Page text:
The Corries will be the keynote speakers at the fifth annual Israeli Apartheid Week in Edmonton from March 4 – 8. Scott Harris from the Palestinian Solidarity Movement is helping to organize the week and says, as this year is the 10th anniversary of Rachel’s death, they chose to ask the Corries to speak on how that event transformed their lives.
“One of the things we also try to do with Israeli Apartheid Week is talk to people about the importance of international solidarity with Palestinians,” Harris says. “And the Corries are just a really fantastic example of people becoming aware of the situation and then getting involved and becoming very active and very passionate about it.”
Along with fighting for justice for Rachel by taking the Israeli Defense Forces and Defense Ministry to court for Rachel’s death—last August the Israeli judge’s verdict was that Rachel’s death was an act of war, so Israel was not responsible; the family has filed an appeal—the Corries have been leading the Rachel Corrie Foundation to fight for human rights in Palestine and other parts of the world. Harris says three of the main components of the Israeli Apartheid Week are talking about the role of people internationally in supporting the Palestinians in their struggle, as the Corries do; explaining the boycott, divestment and sanctions movement that 175 Palestinian-supporting organizations began in 2005 of Israeli goods and services; and drawing parallels between indigenous sovereignty in Canada and the Palestinian movement in Israel and Palestine. And, of course, there will be discussions about apartheid.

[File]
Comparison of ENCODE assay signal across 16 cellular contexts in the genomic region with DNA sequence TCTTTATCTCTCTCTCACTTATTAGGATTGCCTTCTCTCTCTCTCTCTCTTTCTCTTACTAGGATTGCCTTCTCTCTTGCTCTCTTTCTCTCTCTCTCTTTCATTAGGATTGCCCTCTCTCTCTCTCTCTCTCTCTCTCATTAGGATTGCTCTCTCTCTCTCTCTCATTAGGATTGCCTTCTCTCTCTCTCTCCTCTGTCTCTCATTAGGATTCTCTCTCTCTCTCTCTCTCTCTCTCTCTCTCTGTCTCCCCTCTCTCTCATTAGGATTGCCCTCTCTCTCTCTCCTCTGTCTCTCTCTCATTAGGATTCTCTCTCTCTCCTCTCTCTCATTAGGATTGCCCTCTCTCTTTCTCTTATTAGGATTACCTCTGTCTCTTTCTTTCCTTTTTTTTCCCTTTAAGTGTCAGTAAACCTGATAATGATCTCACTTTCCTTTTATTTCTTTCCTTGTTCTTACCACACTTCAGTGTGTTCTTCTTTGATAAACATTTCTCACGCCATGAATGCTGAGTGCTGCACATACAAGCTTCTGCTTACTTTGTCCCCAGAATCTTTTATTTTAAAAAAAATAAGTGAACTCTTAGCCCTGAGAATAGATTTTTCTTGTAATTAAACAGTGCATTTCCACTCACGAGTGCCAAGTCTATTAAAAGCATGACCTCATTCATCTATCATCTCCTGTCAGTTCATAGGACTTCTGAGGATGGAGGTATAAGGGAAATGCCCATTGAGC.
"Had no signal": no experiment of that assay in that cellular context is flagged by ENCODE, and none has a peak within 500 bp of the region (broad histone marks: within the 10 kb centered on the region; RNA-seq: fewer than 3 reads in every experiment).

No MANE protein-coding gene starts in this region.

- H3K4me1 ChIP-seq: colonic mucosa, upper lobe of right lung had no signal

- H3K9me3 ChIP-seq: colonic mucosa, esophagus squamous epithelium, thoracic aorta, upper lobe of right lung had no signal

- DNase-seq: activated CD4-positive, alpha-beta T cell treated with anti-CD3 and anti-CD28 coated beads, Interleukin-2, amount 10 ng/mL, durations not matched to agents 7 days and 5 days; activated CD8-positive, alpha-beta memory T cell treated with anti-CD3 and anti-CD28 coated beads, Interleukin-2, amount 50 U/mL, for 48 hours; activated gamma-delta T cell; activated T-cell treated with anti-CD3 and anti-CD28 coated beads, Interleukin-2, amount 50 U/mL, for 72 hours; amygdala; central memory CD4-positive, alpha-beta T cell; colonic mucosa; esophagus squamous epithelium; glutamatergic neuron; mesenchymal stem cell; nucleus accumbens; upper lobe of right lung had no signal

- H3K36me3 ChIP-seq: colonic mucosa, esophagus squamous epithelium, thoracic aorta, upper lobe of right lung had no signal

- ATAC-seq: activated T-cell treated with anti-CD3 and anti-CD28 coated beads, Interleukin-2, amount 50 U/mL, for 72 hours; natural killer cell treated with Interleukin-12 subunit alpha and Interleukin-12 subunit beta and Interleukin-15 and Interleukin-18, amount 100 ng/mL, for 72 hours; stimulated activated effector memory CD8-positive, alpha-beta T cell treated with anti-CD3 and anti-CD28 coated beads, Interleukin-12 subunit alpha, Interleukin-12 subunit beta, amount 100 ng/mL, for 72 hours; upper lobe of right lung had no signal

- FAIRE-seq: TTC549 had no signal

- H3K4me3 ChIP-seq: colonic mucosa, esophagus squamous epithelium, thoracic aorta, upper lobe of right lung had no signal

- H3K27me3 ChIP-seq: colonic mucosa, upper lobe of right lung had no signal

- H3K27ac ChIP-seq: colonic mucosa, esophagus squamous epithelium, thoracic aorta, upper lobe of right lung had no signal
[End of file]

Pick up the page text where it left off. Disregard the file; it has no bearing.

“The apartheid analogy is an interesting one. Obviously a lot of people instantly think of South Africa because that’s where the term emerged,” Harris says. “They’re not identical cases, but there are some very interesting parallels between the two systems. Apartheid actually has a legal definition in international fora and many commentators including Israeli politicians like Ehud Barak, including people who fought the anti-apartheid struggle in South Africa like Archbishop Desmond Tutu, have made the analogy that elements of Israeli policies against the Palestinians meet the legal definition of apartheid. So it’s really that context that Palestinian solidarity activists such as PSN use the apartheid analogy.”
Shortly after Rachel was killed, the Corries were speaking at the University of Washington.